Grassley, Cornyn, Whitehouse Answer N.Y. Times’ Criticism On Sentencing


Senate Judiciary Committee Chairman Charles Grassley (R-IA) disagrees with last week’s New York Times editorial labelling him as a “roadblock to sentencing reform.” Proposed “reductions in federal mandatory minimum sentences are misguided,” Grassley tells the Times. “These sentences are vital in obtaining the cooperation necessary to prosecute leaders in the drug trade.” The senator says it would be “irresponsible” to enact the proposed Smarter Sentencing Act sponsored by Sens. Mike Lee (R-UT) and Dick Durbin (D-IL), which would cut in half the mandatory minimum sentences for importing, manufacturing and distributing drugs like heroin, PCP, methamphetamine and cocaine.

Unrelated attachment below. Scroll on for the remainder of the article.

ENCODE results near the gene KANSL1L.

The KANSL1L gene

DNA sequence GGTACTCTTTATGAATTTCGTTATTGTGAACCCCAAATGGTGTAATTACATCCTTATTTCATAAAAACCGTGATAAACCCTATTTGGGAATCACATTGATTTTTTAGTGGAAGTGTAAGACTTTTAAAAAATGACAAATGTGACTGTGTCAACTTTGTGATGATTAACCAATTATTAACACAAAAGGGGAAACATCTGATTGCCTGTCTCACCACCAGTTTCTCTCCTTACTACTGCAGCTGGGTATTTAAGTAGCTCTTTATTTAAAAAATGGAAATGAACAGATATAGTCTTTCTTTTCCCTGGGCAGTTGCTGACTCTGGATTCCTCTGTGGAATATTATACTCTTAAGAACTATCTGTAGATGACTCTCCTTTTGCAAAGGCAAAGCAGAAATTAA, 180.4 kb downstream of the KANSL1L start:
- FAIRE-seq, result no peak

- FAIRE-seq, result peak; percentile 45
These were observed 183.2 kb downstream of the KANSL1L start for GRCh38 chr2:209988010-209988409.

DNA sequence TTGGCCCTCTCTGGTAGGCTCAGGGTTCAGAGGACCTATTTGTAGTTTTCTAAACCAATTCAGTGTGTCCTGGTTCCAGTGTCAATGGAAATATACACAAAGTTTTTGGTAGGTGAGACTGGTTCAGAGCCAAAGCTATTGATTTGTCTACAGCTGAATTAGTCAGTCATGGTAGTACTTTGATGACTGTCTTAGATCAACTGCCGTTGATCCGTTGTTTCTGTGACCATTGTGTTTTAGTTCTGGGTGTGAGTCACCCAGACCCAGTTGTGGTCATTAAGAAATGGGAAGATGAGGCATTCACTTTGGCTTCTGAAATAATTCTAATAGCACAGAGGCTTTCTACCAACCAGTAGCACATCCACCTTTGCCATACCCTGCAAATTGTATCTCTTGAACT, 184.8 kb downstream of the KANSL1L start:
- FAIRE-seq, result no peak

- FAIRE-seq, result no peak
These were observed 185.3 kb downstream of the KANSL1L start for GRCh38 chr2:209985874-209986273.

Two other senators, John Cornyn (R-TX) and Sheldon Whitehouse (D-RI), addressed the Times’ concerns in the same editorial about their bill that would enable federal inmates to earn earlier release from prison if they complete programs to reduce the risk that they'll commit future crimes. The senators said the Times worries that their risk assessment tools could disproportionately help white prisoners over minorities. “States across the country have found that risk assessments typically lead to results that are fairer for all groups, including minorities,” the senators write, citing a Times editorial of a year earlier saying that data-based risk-assessment tools have been used in “at least 15 states …with good results.”

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